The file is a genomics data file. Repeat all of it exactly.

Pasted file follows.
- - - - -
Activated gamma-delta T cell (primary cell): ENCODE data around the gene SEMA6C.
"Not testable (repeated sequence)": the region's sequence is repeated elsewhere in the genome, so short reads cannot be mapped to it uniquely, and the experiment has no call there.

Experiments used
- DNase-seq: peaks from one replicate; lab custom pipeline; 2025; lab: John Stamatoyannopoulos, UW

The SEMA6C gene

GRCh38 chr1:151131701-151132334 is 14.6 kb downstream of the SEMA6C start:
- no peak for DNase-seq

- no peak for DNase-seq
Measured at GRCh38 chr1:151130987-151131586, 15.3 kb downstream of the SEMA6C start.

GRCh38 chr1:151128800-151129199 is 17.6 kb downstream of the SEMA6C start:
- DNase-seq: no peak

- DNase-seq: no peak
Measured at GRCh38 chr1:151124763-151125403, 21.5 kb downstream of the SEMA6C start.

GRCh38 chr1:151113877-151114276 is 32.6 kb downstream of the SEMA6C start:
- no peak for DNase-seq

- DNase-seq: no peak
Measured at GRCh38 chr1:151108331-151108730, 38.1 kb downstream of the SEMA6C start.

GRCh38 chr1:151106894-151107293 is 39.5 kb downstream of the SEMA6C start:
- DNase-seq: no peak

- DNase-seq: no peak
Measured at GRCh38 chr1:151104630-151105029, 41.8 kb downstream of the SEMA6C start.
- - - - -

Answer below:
Activated gamma-delta T cell (primary cell): ENCODE data around the gene SEMA6C.
"Not testable (repeated sequence)": the region's sequence is repeated elsewhere in the genome, so short reads cannot be mapped to it uniquely, and the experiment has no call there.

Experiments used
- DNase-seq: peaks from one replicate; lab custom pipeline; 2025; lab: John Stamatoyannopoulos, UW

The SEMA6C gene

GRCh38 chr1:151131701-151132334 is 14.6 kb downstream of the SEMA6C start:
- no peak for DNase-seq

- no peak for DNase-seq
Measured at GRCh38 chr1:151130987-151131586, 15.3 kb downstream of the SEMA6C start.

GRCh38 chr1:151128800-151129199 is 17.6 kb downstream of the SEMA6C start:
- DNase-seq: no peak

- DNase-seq: no peak
Measured at GRCh38 chr1:151124763-151125403, 21.5 kb downstream of the SEMA6C start.

GRCh38 chr1:151113877-151114276 is 32.6 kb downstream of the SEMA6C start:
- no peak for DNase-seq

- DNase-seq: no peak
Measured at GRCh38 chr1:151108331-151108730, 38.1 kb downstream of the SEMA6C start.

GRCh38 chr1:151106894-151107293 is 39.5 kb downstream of the SEMA6C start:
- DNase-seq: no peak

- DNase-seq: no peak
Measured at GRCh38 chr1:151104630-151105029, 41.8 kb downstream of the SEMA6C start.